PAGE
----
Juana Azurduy de Padilla; the female general who led her army to victory hours after giving birth

One of the best ways to learn a foreign language is to delve into a country’s history and learn about the incredible figures who played a pivotal role in shaping their nation’s future and identity.

One such person is Juana Azurduy de Padilla, a South American female general who went into labour, gave birth and returned to lead her cavalry into battle. She not only captured the Spanish standards, but she also won a famous victory all in the same day.

For many this may seem a little far-fetched, the stuff of legend, but it is in fact a true historical story.

Juana Azurduy was born in 1780 and died in 1862. Also known as Juana Azurduy Padilla, “la mujer general”, she was a South American leader who fought for independence from Spanish rule in the early 19thCentury.

Juana Azurduy was born in Chuquisaca, in what is now Bolivia. At that time, the territory was part of the Viceroyalty of the Río de la Plata, a huge Spanish colony that covered areas that today fall under Argentina, Bolivia, Paraguay, and Uruguay.

Juana was mestizo, or mixed race, by birth, with a Spanish father and an indigenous mother. After the death of her father, she was raised to be a nun in a convent, but was expelled at the age of 17 for her independent and rebellious behaviour.

The young woman had a great love and appreciation for the indigenous people of Bolivia and, in addition to Spanish, she also spoke other South American languages, including​ Quechua and Aymara – the main indigenous languages of Peru and Bolivia.

In 1805, she married her childhood friend and neighbour Manuel Padilla, a man who shared similar passions. The couple had four children together. By the standards of that period, their marriage was remarkably progressive, with Padilla standing by his wife on and off the battlefield.

Juana Azurduy’s husband Manuel A Padilla


Two of their sons, born before their parents’ military commitments began, would tragically die young from disease and malnutrition in military camps.

When Bolivia’s War of Independence began in 1809, both Juana and Padilla immediately joined the revolutionary forces and went on to command a 2,000-strong guerrilla army fighting the Spanish.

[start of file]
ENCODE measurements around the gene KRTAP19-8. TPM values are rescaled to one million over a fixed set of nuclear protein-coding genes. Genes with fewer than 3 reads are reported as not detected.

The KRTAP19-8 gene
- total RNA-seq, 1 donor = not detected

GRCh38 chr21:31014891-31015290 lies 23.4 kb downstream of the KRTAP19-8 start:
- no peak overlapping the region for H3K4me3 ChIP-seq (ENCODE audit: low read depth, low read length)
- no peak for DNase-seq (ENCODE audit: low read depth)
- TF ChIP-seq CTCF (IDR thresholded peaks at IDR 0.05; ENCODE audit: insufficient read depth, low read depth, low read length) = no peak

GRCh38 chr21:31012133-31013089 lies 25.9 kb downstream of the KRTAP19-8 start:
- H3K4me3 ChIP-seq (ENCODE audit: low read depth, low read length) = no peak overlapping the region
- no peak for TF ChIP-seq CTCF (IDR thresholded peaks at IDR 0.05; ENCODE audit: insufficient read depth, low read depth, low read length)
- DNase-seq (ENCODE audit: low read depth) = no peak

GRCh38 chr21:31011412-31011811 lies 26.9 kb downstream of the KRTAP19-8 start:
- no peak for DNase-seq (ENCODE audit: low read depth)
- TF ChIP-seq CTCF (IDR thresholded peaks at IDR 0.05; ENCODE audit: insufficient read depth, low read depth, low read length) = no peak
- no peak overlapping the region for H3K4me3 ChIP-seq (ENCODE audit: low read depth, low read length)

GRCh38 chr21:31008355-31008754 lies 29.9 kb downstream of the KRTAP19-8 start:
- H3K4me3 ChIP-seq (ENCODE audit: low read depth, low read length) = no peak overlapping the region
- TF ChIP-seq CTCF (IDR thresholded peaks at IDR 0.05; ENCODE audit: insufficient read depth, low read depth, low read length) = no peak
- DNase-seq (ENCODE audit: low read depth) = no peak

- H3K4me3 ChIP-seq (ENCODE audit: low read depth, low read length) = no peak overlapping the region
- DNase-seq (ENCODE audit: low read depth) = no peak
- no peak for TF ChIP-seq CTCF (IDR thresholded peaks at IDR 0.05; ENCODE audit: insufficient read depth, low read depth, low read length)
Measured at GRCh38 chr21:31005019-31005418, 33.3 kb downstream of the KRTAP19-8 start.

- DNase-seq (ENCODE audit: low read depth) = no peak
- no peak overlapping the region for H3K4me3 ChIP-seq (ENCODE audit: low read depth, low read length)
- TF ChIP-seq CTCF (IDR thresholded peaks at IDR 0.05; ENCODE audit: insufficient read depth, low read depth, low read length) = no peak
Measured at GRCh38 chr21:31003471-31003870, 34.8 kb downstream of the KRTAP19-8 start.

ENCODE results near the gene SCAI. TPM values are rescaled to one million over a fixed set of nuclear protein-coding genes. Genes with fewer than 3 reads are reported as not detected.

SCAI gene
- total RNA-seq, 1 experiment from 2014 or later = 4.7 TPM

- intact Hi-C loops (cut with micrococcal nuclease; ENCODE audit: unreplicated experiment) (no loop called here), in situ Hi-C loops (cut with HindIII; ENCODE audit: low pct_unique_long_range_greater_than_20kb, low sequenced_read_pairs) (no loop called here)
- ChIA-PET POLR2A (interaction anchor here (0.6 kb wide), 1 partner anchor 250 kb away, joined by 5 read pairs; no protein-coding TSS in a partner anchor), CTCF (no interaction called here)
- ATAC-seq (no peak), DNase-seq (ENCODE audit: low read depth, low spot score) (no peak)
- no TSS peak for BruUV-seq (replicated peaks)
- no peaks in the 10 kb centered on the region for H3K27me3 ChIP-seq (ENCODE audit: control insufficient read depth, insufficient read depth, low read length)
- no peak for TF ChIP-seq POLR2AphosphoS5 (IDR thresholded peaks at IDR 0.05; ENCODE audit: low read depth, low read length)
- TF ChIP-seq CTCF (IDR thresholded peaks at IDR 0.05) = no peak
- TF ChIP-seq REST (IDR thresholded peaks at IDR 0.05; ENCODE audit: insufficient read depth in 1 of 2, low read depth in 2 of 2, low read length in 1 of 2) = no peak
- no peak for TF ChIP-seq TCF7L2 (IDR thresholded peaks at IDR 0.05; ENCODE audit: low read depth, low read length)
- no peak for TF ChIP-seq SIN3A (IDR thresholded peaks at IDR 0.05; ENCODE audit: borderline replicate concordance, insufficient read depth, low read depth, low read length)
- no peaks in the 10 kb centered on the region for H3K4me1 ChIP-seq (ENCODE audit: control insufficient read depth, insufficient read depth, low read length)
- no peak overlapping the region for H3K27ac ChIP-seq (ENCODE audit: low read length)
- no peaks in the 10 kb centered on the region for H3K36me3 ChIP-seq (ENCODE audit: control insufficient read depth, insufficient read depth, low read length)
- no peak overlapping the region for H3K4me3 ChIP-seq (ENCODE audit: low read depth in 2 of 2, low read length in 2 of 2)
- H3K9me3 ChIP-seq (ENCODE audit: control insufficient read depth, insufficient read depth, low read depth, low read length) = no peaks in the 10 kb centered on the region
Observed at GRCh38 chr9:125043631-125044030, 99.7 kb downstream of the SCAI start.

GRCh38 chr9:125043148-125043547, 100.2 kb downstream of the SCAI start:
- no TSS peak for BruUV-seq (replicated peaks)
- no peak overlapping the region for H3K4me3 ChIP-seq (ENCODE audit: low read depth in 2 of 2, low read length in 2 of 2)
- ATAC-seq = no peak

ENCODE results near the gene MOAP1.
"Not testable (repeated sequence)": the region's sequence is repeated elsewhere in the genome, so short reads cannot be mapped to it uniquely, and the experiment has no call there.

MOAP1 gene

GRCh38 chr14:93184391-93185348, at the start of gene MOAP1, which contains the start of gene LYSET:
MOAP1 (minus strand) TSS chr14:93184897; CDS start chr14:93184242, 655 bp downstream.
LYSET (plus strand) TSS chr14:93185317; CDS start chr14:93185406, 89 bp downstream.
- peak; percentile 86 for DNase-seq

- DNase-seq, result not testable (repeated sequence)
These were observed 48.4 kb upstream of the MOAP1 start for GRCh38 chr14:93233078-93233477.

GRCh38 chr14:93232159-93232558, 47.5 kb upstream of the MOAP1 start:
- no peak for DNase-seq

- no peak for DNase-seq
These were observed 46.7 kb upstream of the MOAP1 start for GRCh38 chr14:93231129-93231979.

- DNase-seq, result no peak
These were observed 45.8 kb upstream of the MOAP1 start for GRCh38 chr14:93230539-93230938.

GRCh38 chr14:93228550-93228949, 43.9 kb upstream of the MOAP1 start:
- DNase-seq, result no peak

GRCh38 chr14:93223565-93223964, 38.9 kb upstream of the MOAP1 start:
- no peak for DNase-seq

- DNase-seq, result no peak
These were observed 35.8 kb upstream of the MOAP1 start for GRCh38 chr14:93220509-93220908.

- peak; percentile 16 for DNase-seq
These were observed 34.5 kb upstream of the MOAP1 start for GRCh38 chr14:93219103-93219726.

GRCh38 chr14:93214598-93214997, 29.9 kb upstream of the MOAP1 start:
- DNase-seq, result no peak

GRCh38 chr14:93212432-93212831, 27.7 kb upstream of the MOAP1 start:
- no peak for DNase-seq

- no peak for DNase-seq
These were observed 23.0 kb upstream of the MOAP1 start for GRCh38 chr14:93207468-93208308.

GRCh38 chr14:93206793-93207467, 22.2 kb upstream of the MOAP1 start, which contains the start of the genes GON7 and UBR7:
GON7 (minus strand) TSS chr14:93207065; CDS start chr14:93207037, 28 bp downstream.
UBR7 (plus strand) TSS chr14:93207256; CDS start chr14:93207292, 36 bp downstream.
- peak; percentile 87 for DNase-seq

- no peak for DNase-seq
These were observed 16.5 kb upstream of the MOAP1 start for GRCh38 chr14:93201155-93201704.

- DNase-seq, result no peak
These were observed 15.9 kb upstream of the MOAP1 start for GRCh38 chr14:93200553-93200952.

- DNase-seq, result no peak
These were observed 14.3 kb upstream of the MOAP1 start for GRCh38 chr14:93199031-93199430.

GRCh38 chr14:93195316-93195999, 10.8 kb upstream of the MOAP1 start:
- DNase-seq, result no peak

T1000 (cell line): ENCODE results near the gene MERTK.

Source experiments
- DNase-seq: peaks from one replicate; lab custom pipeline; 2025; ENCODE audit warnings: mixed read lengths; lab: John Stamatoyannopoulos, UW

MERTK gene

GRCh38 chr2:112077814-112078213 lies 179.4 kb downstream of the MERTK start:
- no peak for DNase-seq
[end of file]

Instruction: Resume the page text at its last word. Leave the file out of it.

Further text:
Padilla was later appointed civil and military commander of an area around Chuquisaca and by 1813 his army numbered almost 10,000 soldiers.

Between 1811 and 1817, Juana fought 23 battles as part of the war effort to liberate her people. During this time, she dressed in the uniform of a male cavalry officer, keeping her horse under a military cap, and became skilled at fighting with swords, rifles, and cannons.

On 8 March 1816, the forces under her command captured the Cerro Rico de Potosí mines, which was the main source of Spanish silver, and also one of the largest silver mines in the world.

During the battle, Juana personally led a cavalry charge that captured the enemy standard. For these acts, she was promoted to Lieutenant Colonel and was personally honoured by General Manuel Belgrano, who presented her with his own sword. In fact, General Belgrano was so amazed by Juana’s courage and skills that he gave her full command of the “Macha” legion.

Juana’s ability to “fight like a man” impressed the troops, and her valour, courage, and good sense ensured their loyalty. She had organised the “Leales” battalion in 1813, commanded the “Húsares” cavalry unit in 1815, and was often accompanied by a personal guard of 25 women, called “Amazonas”, each one a highly disciplined, courageous and fierce fighting woman.

During the Battle of Pintatora, in 1815 Juana went into labour and had to leave the battlefield to give birth to her fourth child. In an act that would become legendary, a few hours later she returned to the battlefield and led her troops, personally capturing the banner of the defeated Spanish forces.

Juana Azurduy’s portrait as a military commander. Artist unknown


On March 3, 1816, near Villa, Bolivia, this incredible female military commander led her cavalry, including her Amazonas, to attack the Spanish forces at La Hera. The women captured the Spanish banner and a valuable cache of rifles and ammunition that they desperately needed.

If Hollywood made a movie like this, many people would probably say it was stretching our imagination to its limits, but in Juana’s case it was a reality.